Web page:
Jaroslav Halak putting up the performance of his life happened.

The President’s Trophy winner being cut down by an 8-seed happened.

It all happened.


A first cousin of The “This Can’t Be Happening” Game, we created this one four weeks ago to describe any college football upset in which a 30-point underdog shocks a top-5 team in front of 108,000 of its fans and kills its title hopes before Labor Day. Just for the record, the “Drive-By Shooting” can only happen in college football.

Okay, so I lied.  I’ll throw a bone to college football right now but only in passing, because believe it or not, there is a somewhat local example, since there are several fans in the DC area.

Virginia Tech’s loss to James Madison in 2010 was just the second time since the NCAA split its top division into two subdivisions in 1978 that a team from the Football Championship Subdivision (formerly I-AA) defeated a ranked team from the Football Bowl Subdivision (formerly I-A).  The first, of course, was the Appalachian State-Michigan game alluded to in the description.  While the Hokies had an outside chance at competing for a national title, they had already lost to Boise State the previous weekend, and getting back into the title race would have been difficult.  But this loss virtually killed those chances, although Tech would win the rest of its regular season games en route to another ACC title and a BCS bowl.  But it’s still a bit of a stretch to call a university almost 200 miles away from the farthest part of Northern Virginia to still be considered part of the DC metropolitan area a DC sports team, so I’ll pass.  Plus, this isn’t a big college football city, and many who care about college football all usually have different schools they support.  Notice how on this map, neither Maryland nor Virginia Tech (the two most popular schools in the region) have any ZIP code with a majority of fans in the DC area, outside of Maryland’s College Park campus and the area surrounding it.


When the wheels come flying off in a big game, leading to a complete collapse down the stretch. … This one works best for basketball, like Game 3 of the Celtics-Nets series in 2002, or Game 7 of the Blazers-Lakers series in 2000. … You know when it’s happening because (A) the home crowd pushes their team to another level, and (B) the team that’s collapsing becomes afflicted with Deer-In-The-Headlitis. … It’s always fascinating to see how teams bounce back from The Broken Axle Game. … By the way, nobody has been involved in more Broken Axle Games than Rick Adelman.

There weren’t many of these kinds of losses as described here (and the Wizards have not been relevant enough to have that many big games, so this won’t be about basketball), but I’ll try to put my own spin on this.  I’m not sure if the Cowboys’ comeback from 21 points down in the 1999 opener capped by Troy Aikman hitting Rocket Ismail in overtime counts as a “big game,” even though it fits the bill otherwise, so I decided to pass on that.  I did, however, add two examples, including one from the 1999 season.

Case 1: Detroit 5, Washington 4 (1998 Stanley Cup Final Game 2)

As pointed out in the beginning of this post, this was still the last time that a DC sports team had made the championship round of any of the major sports, and it had been the only time this has happened since 1992.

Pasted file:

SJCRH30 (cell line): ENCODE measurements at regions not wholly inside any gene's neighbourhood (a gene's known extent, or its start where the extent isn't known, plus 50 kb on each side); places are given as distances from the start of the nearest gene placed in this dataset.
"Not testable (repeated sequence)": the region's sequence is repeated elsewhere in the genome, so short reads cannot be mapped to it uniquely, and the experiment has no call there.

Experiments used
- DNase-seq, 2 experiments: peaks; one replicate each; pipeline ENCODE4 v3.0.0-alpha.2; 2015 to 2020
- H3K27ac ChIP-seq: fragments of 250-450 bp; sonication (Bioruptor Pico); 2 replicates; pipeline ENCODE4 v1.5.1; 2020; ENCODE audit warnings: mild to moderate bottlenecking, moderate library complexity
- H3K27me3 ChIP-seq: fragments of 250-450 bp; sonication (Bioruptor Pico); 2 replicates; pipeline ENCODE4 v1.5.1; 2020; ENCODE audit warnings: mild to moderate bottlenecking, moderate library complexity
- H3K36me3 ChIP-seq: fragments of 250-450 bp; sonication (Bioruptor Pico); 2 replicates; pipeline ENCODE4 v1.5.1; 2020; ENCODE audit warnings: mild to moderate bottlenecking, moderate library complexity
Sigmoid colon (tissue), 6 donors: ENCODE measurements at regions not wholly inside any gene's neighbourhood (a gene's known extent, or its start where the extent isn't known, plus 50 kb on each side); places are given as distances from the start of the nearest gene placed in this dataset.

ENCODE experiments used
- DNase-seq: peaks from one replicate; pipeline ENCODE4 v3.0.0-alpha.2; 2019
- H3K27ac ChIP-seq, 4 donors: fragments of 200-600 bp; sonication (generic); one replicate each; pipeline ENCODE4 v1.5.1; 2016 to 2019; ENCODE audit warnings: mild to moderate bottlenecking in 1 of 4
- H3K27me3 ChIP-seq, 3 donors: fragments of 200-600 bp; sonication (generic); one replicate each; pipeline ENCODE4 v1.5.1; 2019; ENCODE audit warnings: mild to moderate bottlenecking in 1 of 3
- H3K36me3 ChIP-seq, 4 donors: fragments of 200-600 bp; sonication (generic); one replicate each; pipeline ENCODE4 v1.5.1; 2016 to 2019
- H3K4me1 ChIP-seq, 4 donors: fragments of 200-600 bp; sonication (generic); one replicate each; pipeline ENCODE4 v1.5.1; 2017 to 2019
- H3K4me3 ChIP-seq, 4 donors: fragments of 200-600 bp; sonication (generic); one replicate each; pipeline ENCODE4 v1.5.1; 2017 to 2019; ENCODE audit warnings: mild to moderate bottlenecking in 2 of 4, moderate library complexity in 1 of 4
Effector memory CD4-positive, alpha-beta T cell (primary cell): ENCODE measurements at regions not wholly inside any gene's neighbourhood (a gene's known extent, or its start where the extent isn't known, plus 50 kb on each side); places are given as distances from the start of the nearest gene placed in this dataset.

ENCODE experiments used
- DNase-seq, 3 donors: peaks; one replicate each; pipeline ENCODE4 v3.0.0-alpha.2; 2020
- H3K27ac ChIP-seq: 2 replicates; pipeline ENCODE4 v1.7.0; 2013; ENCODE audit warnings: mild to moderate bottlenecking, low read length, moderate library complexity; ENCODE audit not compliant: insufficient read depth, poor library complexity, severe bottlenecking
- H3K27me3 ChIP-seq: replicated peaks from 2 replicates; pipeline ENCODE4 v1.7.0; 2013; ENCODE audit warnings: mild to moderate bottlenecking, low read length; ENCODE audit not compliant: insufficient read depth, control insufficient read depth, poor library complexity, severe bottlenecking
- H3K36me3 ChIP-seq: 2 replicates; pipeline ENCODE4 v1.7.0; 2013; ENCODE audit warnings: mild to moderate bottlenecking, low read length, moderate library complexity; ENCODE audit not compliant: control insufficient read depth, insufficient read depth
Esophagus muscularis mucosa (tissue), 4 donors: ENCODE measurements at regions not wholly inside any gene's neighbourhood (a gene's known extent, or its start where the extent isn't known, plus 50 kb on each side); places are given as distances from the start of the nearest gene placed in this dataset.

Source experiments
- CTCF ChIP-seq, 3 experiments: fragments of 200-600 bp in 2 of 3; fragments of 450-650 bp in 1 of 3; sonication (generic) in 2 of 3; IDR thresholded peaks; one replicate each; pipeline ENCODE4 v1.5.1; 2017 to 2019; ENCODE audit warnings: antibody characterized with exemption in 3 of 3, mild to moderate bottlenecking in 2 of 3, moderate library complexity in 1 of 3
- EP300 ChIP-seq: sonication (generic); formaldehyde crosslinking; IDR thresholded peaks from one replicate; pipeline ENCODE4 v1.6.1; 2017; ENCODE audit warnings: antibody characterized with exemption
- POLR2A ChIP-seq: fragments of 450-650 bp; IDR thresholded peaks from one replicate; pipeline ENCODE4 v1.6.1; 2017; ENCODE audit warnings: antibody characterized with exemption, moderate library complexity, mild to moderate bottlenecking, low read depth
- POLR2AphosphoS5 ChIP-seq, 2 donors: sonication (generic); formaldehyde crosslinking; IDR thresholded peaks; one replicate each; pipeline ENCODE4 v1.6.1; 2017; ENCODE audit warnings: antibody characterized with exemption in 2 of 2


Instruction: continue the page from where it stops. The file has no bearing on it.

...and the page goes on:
While the Capitals didn’t have the high-flying offensive machines that they would be known for in the Ovechkin years, this was still a great team with an elite goalscorer in Peter Bondra and veterans Adam Oates, Joe Juneau and Dale Hunter putting up solid seasons.  Kolzig, or “Olie the Goalie” as he was known, ranked among the top goaltenders in hockey that year.  Veteran winger Esa Tikkanen was acquired from Florida mid-season and provided a much-needed boost to the team.

Washington took out Boston, Ottawa, and Buffalo in the Eastern Conference half of the playoffs, setting up a Stanley Cup final with the Red Wings, who were looking to defend their title. After the Caps dropped Game 1, they opened up a 4-2 lead in the third period of Game 2 when Juneau, who scored the series-winning goal against Buffalo in overtime in the previous round, put one past Chris Osgood.  Midway through the period, Martin Lapointe scored to reduce the lead to 4-3.  Shortly after, Washington had a chance to take full control of the game and potentially change the series when Tikkanen intercepts a pass, skates in on Osgood, fakes a slap shot and gets Osgood to go for the fake, skates around him with an open net in front of him…and shoots the puck through the crease and wide of the goal.  Suddenly, the fans at Joe Louis Arena were at full throat, and Detroit had the momentum.  Later in the period, after constant pressure, the Red Wings would tie the score at 4 and send it to overtime, and late into the first overtime, Kris Draper backhanded a pass from Lapointe past the glove side of Kolzig for the 5-4 win and a 2-0 lead.  Detroit would sweep the series and win their second straight Stanley Cup.

While the Caps probably don’t win the series even if Tikkanen scores, and while it’s not guaranteed that they even win that particular game, anything can happen in hockey, and a split in Hockeytown would have done wonders for Washington’s confidence heading home.  But they had already been faced with a tall mountain to climb, going against a team with eight eventual Hall of Famers, including the coach.  Giving that team in that building another lifeline is asking for trouble.

(Side note: That highlight video reminded me of two things: 1) Gary Thorne had the quintessential hockey voice, and it’s unfortunate that he’s not doing NHL anymore (but Doc Emrick is just as good), and 2) the two-line pass rule actually existed once upon a time.)

Case 2: Tampa Bay 14, Washington 13 (1999-2000 NFC Divisional Round

This was a defensive struggle of the highest order.  Tampa Bay’s elite defense held the Redskins to just 6 points and 157 yards, but their offense, led by rookie quarterback Shaun King, did very little in the way of moving the ball against one of the lower-ranked defenses in the league, logging just 186 yards of their own.  Washington led 13-0 thanks to Brian Mitchell running the second-half opening kickoff back for a touchdown and two field goals from Brett Conway, one of which happened after a Darrell Green interception.